From a theoretical perspective, individuals are expected to sacrifice their welfare only when the benefits outweigh the costs. In nature, however, the costs of altruism and spite can be extreme, as in cases of irreversible sterility and self-destructive weaponry. Here we show that “extraordinary” self-sacrifice—in which actors pay costs that exceed the benefits they give or the costs they impose on recipients—can evolve in structured populations, where social actions bring secondary benefits to neighboring kin. When given information about dispersal, sedentary actors evolve extraordinary altruism towards dispersing kin. Likewise, when given information about dispersal and kinship, sedentary actors evolve extraordinary spite towards sedentary nonkin. Our results can thus be summed up by a simple rule: extraordinary self-sacrifice evolves when the actor’s neighbors are close kin and the recipient’s neighbors are not.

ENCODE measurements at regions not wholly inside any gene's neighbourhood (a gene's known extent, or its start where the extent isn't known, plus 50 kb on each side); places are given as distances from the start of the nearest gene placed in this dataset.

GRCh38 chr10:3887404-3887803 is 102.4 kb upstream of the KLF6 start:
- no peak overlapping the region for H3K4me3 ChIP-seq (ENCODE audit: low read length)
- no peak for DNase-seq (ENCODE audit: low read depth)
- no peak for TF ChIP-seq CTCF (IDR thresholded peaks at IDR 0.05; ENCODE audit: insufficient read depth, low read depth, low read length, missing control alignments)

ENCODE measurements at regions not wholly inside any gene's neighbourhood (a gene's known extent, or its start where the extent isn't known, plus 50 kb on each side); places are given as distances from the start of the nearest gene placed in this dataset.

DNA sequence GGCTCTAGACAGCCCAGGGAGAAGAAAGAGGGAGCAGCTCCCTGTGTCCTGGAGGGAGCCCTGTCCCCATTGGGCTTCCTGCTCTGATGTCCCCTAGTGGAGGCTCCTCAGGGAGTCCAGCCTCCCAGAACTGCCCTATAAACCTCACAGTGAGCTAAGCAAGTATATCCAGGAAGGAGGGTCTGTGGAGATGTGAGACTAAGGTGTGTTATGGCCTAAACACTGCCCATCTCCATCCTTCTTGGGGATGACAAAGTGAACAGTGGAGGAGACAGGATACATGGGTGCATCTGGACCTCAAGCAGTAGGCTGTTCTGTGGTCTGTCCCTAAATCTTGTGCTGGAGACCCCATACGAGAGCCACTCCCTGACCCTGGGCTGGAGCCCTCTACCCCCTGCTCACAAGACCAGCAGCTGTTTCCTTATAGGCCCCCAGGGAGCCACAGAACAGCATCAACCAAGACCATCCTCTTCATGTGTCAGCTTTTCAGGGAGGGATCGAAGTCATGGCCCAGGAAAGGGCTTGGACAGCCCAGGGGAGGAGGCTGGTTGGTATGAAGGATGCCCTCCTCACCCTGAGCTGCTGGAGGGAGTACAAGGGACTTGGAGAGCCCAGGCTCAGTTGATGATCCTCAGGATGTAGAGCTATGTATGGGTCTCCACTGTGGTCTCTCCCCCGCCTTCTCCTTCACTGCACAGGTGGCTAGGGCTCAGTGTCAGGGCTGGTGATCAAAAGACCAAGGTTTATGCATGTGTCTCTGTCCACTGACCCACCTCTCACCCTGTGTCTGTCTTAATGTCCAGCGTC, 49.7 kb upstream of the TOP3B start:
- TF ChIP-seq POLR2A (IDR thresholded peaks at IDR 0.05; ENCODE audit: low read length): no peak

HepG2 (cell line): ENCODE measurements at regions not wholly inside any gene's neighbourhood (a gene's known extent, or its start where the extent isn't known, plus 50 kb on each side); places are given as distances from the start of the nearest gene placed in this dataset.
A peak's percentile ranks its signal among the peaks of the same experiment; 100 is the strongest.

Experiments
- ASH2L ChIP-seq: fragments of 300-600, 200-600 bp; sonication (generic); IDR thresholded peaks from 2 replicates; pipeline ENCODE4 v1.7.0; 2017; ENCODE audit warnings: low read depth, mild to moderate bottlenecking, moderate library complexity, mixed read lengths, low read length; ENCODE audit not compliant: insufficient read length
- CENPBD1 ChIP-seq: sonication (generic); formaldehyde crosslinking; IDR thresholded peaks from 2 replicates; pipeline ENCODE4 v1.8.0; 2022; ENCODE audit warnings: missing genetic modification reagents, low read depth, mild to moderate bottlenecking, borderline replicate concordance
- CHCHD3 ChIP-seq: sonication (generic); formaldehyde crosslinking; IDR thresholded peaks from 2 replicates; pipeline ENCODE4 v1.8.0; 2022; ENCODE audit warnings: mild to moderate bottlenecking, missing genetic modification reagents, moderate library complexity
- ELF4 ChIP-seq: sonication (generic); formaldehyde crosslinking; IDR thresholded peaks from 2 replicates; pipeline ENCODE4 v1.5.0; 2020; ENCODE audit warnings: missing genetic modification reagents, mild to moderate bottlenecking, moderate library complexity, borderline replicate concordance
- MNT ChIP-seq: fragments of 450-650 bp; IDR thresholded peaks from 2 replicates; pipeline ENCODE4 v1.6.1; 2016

Social Sciences and Humanities Research Council of Canada
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Mathematics and Statistics
D. B. Krupp and Wes Maciejewski. "The evolution of extraordinary self-sacrifice" Scientific Reports (2022). https://doi.org/10.1038/s41598-021-04192-w